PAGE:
Friday, 15 April 2016

rare Charitable Research Reserve

     Regular readers of this blog will know that both Miriam and I act as bird monitors for the rare Charitable Research Reserve in Cambridge, ON and for several weeks, spring and fall, cover the same route and take an inventory of all the birds encountered. Numerous other volunteers do the same thing on different routes and in this fashion we all contribute to the data base of avian diversity maintained by rare.
     Jenna Quinn is the Programme Scientist in charge of this operation.

     Before beginning our monitoring activity each year a meeting is convened to go over the various protocols that need to be followed, and to cover any other issues that require attention. This is done in a very collegial fashion without undue formality and the style of the agenda for our meeting reflects this!

     I should point out that the room was a little crowded when we all were seated so I never left my chair when taking these pictures so the angles were not always the best and people at either side of me and behind me were not photographed, and if a woman's hair decorates the picture above, so much the better!
     Miriam and I are very pleased to be part of this group of citizen scientists, enabling us to enjoy our passion for birds while simultaneously contributing important data to the research reserve. Often we are able to contribute to university studies being undertaken by contributing raw data which the researchers could not obtain in any other practical way, not having the time, the bodies or the finances to undertake regular counts.
     The following shots, random and in no order of preference illustrate just a few of the dedicated people who contribute to the success of this venture. Some are personal friends, all are stellar citizens of our area.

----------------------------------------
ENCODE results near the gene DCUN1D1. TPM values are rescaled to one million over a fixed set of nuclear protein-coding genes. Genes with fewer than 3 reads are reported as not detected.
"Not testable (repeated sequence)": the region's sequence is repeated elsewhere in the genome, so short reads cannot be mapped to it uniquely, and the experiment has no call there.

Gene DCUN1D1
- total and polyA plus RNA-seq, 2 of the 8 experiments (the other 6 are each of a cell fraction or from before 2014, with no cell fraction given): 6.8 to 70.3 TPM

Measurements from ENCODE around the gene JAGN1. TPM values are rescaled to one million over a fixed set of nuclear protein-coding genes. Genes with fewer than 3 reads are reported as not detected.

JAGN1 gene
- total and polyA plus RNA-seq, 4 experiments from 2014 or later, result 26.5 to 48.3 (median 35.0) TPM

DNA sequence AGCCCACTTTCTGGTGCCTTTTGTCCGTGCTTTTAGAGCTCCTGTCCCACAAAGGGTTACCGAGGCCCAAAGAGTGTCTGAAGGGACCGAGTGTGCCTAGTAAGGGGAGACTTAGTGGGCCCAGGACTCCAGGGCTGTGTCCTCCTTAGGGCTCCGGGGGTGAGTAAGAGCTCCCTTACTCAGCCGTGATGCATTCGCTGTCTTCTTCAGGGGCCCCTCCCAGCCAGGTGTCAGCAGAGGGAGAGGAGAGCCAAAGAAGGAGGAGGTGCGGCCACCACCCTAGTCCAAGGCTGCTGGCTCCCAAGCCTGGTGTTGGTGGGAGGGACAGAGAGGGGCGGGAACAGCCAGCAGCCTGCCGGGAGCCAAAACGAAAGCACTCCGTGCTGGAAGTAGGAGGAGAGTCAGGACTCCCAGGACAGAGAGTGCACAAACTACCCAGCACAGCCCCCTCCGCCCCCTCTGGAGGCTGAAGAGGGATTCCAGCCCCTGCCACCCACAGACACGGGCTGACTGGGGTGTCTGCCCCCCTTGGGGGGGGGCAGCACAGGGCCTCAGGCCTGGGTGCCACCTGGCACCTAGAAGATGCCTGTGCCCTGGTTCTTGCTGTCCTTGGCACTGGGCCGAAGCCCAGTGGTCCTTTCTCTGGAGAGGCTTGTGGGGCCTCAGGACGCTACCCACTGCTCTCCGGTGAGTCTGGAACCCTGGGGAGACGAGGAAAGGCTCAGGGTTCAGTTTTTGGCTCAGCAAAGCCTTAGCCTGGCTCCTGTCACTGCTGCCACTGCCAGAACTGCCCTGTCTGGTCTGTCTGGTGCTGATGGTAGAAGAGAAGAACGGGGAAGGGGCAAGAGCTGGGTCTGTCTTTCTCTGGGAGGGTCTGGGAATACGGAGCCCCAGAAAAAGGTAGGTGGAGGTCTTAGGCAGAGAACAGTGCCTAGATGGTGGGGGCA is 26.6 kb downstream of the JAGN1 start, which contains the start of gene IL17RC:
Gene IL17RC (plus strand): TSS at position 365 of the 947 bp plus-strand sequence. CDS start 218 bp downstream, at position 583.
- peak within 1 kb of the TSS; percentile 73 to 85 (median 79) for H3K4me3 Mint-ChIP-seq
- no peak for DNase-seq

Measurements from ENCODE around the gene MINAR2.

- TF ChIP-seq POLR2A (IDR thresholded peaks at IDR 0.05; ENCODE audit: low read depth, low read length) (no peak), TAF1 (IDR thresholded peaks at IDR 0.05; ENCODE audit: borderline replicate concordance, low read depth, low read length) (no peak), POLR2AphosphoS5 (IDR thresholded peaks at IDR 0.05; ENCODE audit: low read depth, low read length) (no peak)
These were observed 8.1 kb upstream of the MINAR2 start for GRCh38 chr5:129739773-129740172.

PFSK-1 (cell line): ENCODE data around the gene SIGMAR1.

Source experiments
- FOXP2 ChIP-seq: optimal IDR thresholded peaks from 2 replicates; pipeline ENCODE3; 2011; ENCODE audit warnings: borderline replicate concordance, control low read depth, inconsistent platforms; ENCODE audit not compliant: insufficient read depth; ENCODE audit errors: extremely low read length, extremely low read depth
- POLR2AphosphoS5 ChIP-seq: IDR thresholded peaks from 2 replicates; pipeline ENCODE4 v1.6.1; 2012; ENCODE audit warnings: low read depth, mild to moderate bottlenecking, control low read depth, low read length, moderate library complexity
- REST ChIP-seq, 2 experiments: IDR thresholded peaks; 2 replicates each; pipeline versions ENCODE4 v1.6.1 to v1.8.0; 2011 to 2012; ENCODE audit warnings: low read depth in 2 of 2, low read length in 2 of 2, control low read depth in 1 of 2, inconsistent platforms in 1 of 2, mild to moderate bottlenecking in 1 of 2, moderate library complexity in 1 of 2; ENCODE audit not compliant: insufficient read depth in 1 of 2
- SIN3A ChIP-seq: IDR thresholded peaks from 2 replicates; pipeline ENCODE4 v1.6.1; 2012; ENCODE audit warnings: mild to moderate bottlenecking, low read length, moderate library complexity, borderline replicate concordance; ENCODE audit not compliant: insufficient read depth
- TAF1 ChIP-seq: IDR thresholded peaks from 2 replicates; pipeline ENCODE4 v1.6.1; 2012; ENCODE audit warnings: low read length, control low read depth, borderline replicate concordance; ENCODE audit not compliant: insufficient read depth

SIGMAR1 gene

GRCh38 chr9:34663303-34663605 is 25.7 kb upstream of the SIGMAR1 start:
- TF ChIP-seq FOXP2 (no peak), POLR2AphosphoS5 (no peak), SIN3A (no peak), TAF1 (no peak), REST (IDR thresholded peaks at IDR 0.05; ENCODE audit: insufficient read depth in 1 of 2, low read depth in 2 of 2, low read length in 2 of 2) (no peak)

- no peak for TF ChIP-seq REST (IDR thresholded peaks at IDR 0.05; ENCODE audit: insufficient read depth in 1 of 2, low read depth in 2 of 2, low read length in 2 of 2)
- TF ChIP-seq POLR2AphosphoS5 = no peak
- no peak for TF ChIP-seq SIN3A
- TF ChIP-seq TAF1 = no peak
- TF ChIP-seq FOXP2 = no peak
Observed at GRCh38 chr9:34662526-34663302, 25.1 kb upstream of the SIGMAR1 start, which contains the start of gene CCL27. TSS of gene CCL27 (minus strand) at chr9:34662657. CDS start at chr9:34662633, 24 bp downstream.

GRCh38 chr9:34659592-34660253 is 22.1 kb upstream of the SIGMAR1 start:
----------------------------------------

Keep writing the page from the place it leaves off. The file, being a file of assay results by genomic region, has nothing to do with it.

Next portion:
I am sure we are all raring (pun intended) to go to get busy on another year of monitoring at rare.


  1. It seems a group of experienced birders, but rejuvenation is recommended.
    So that the practical knowledge also can be passed on to a new generation.
    Have a nice weekend. Gr Jan W

    1. It is always a bit of a challenge to recruit young people, Jan. They have such busy lives, family commitments, work etc. Often they simply do not have the spare time until their children are grown. But we keep trying!

  2. I immediately had the same thought as Jan. Everyone present seems to be of the older generation. As you say, young people have busy lives but then so did we. I just hope that the current young people do take up the cudgels on behalf of the environment or the Earth is indeed "doomed".

    On that happy thought, have a good weekend David and Miriam.

  3. Great sense of togetherness, well done David.

  4. It is good to see so many people interested buy I can understand the younger people have far less time. Hopefully as they have more time in life they will then join in. Diane